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Trading Car Parking for Bike Racks

In a historic first for New York City, the Department of Transportation has replaced three car parking spaces in Williamsburg with bike racks to accommodate about 30 bicycles.

The on-street bike parking, which is right next to the Bedford Avenue stop on the L train, will greatly benefit the burgeoning bicycling mecca of Billyburg. As any visitor or person in the community knows, it is very hard to find a legal spot to lock up your bike there. Hopefully, we will see other places in NYC getting this same treatment.

For more on the history of the project, please see the entry on our sister site Streetsblog.

Janette Sadik-Khan: [00:00] We’re not just talking about installing bike racks. This is the first time in history that we’re replacing car parking with bike parking.


David Yassky: [00:16] I’m super proud that the 33rd District is the home of this key innovation in city government. For the first time we have a city that’s serious about encouraging bike culture and helping it to grow and thrive.

Teresa Toro: [00:30] Our city DOT has added the equivalent of 30 bike parking spaces. That’s in addition to the 30 or so bike parking racks that are already on the block at our request. So they’ve been adding and adding as they’ve been able to do and they’ve been terrific about working with the Brooklyn Community Board One Committee.

Janette Sadik-Khan: [00:48] It’s great that we’re doing whatever we can to build out the bike network, but we also have to make sure that we’re treating it as a system. People need to be able to get off their bike, park their bike safely and be able to get on a train or walk to their destination. They need to be able to have safe bike lanes. They need to be able to have bike storage facilities when they’re getting to their destination. So it’s part of a comprehensive programme in terms of what we’re trying to do in terms of better bike facility and storage, better bike security and safety, and better bike networks throughout the five Boroughs.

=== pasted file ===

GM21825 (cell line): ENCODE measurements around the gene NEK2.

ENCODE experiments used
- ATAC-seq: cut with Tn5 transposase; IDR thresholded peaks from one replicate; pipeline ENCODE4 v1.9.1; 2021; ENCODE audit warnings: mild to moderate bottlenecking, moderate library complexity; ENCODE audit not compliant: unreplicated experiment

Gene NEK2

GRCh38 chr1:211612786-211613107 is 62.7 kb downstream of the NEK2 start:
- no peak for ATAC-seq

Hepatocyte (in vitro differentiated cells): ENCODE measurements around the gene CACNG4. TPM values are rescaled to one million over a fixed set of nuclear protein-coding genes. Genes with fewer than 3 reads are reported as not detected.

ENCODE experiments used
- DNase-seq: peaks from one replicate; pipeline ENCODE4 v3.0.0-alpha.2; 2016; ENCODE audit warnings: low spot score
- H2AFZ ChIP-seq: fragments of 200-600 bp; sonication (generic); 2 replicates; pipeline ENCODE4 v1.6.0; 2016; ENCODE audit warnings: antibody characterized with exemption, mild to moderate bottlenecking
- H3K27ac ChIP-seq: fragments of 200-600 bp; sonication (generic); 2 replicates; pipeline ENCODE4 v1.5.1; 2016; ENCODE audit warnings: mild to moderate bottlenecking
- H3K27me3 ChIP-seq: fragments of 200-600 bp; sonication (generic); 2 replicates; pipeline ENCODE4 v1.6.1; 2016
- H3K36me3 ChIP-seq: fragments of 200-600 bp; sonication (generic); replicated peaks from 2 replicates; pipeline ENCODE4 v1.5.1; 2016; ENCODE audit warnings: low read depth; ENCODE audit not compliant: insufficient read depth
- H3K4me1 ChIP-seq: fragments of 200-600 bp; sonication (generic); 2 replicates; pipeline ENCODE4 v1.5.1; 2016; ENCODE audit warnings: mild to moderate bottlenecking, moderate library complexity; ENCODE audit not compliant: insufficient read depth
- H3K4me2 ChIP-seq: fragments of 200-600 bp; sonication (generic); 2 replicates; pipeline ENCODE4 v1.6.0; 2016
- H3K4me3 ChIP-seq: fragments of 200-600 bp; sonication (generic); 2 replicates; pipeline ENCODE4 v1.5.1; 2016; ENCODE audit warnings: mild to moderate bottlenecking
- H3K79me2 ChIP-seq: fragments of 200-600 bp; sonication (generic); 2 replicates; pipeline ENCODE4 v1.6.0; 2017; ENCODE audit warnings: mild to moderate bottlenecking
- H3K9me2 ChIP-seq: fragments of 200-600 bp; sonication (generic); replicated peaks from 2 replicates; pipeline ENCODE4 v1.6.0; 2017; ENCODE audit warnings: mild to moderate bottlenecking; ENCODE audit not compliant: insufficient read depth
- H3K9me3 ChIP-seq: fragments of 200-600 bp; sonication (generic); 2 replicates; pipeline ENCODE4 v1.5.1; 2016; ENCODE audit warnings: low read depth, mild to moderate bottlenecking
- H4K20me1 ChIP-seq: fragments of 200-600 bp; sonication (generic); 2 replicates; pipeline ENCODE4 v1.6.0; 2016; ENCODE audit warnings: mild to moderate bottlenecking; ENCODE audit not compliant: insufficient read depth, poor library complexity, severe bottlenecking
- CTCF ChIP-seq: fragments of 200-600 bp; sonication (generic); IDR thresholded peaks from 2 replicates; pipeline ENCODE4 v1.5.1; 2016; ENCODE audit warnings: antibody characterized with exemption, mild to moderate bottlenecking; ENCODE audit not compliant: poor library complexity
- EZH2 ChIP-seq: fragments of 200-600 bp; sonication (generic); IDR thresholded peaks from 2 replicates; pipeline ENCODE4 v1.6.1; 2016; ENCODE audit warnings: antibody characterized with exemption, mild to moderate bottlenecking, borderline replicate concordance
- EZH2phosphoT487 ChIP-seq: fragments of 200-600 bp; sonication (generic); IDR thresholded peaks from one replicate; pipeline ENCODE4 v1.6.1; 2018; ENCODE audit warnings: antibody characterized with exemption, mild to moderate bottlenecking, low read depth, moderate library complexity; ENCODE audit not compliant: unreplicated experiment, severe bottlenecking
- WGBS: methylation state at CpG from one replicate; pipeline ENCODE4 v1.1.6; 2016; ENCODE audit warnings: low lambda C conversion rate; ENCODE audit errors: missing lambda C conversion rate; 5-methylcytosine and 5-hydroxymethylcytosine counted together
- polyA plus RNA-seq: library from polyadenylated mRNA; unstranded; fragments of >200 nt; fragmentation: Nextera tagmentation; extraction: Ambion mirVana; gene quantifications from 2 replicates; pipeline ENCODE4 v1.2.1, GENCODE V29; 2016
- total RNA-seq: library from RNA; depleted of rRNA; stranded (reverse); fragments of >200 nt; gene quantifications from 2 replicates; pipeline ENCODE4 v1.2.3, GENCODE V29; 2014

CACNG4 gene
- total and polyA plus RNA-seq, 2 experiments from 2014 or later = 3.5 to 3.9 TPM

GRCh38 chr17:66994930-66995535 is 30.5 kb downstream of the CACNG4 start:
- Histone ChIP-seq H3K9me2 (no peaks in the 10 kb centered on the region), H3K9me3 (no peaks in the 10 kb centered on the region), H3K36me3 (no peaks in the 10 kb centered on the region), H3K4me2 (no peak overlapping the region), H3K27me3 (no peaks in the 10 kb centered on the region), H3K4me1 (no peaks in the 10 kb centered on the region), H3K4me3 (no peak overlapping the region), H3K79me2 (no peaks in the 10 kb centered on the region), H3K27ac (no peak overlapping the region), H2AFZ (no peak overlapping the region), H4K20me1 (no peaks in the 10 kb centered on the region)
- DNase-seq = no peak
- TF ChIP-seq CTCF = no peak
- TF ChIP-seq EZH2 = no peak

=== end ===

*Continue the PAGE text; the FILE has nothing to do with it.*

Speaker: [01:18] Well I knew there were like tearing up the roads but I didn’t know it was for some bike racks, so I’m actually really excited. I just bought a bike and it’s kind of hard to park places. So it’s pretty nice. I’m glad to see they’re taking the roads back from the cars.

Speaker: [01:28] The big thing right now is everybody talking about a rock and gas and whatnot and this is one of the ways to be a solution for that.

Speaker: [01:35] Totally should be more bike parking cos [unintelligible 01:37] you can’t put it on the metre, cos you could get a ticket and… but you don’t have a lot of options in terms of park. That would be awesome if there could be more in the neighbourhood.

Caroline Samponaro: [01:46] We think this really efficient repurposing of street space is smart planning by the DOT. The sidewalks are going to be cleared up for pedestrians and this is a really congested corner as most people know. And then there’s obviously a chronic shortage of bike parking options for cyclists. So this is also great for cyclists. 70% of households in North Brooklyn don’t own cars, so this is making improvements for the super majority of non driving New Yorkers.

Ian Dutton: [02:09] In my neighbourhood in Soho we have very similar circumstances where our sidewalks are incredibly busy. And on top of that we have a significant number of cyclists who have nowhere to leave their bikes. By providing a facility like this you’d free up sidewalk space for the people who need it to walk and do their shopping and move through our neighbourhood. And then you also create safe space for people to leave their bicycles.

Speaker: [02:31] It good for business. It good for everybody. A lot of young people, they have to park two blocks away. They don’t have to walk so far especially in the summer, they want to ride their bike, they leave the bike here and they go to work in New York. It’s a wonderful, wonderful idea. Well I hope they keep on doing things like that in the neighbourhood.

David Yassky: [02:50] The next thing is we got to make sure the people who want the bike to work can do it and one thing is they got to be able to have a place to put the bike when they get there and there’s no reason for office buildings to, as most in Manhattan do, to prohibit bicycles from going into the lobby because they think somehow it doesn’t look right. We have to get the building owners to understand, you know what, you should be proud if there’s somebody who works in your building is bringing a bicycle into their office because it shows that the people in your building are forward thinking and environmentally serious and those are the kind of people you want working there.



Clarence Eckerson Jr. has been making fantastical transportation media in NYC since the late 1990s. He's never had a driver's license and never will.

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